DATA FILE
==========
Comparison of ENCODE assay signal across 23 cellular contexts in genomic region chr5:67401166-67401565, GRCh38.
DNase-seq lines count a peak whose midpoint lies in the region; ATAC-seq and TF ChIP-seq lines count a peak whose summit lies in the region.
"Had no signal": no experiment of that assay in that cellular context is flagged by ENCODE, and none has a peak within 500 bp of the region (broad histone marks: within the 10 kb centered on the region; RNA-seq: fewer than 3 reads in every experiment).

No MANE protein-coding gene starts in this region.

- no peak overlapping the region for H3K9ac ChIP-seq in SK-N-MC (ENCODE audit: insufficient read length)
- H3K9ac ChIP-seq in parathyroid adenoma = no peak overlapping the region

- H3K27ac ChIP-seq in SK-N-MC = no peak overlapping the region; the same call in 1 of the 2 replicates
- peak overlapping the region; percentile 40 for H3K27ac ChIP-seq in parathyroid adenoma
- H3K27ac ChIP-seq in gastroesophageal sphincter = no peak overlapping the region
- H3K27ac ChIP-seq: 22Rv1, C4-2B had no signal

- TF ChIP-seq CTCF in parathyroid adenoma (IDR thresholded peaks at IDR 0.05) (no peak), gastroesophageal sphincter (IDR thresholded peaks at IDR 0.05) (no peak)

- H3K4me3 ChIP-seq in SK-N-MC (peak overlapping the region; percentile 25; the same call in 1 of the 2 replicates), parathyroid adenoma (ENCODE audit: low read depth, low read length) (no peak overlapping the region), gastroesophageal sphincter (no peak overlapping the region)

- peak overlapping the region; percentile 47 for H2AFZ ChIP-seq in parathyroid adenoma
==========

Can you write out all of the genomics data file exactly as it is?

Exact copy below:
Comparison of ENCODE assay signal across 23 cellular contexts in genomic region chr5:67401166-67401565, GRCh38.
DNase-seq lines count a peak whose midpoint lies in the region; ATAC-seq and TF ChIP-seq lines count a peak whose summit lies in the region.
"Had no signal": no experiment of that assay in that cellular context is flagged by ENCODE, and none has a peak within 500 bp of the region (broad histone marks: within the 10 kb centered on the region; RNA-seq: fewer than 3 reads in every experiment).

No MANE protein-coding gene starts in this region.

- no peak overlapping the region for H3K9ac ChIP-seq in SK-N-MC (ENCODE audit: insufficient read length)
- H3K9ac ChIP-seq in parathyroid adenoma = no peak overlapping the region

- H3K27ac ChIP-seq in SK-N-MC = no peak overlapping the region; the same call in 1 of the 2 replicates
- peak overlapping the region; percentile 40 for H3K27ac ChIP-seq in parathyroid adenoma
- H3K27ac ChIP-seq in gastroesophageal sphincter = no peak overlapping the region
- H3K27ac ChIP-seq: 22Rv1, C4-2B had no signal

- TF ChIP-seq CTCF in parathyroid adenoma (IDR thresholded peaks at IDR 0.05) (no peak), gastroesophageal sphincter (IDR thresholded peaks at IDR 0.05) (no peak)

- H3K4me3 ChIP-seq in SK-N-MC (peak overlapping the region; percentile 25; the same call in 1 of the 2 replicates), parathyroid adenoma (ENCODE audit: low read depth, low read length) (no peak overlapping the region), gastroesophageal sphincter (no peak overlapping the region)

- peak overlapping the region; percentile 47 for H2AFZ ChIP-seq in parathyroid adenoma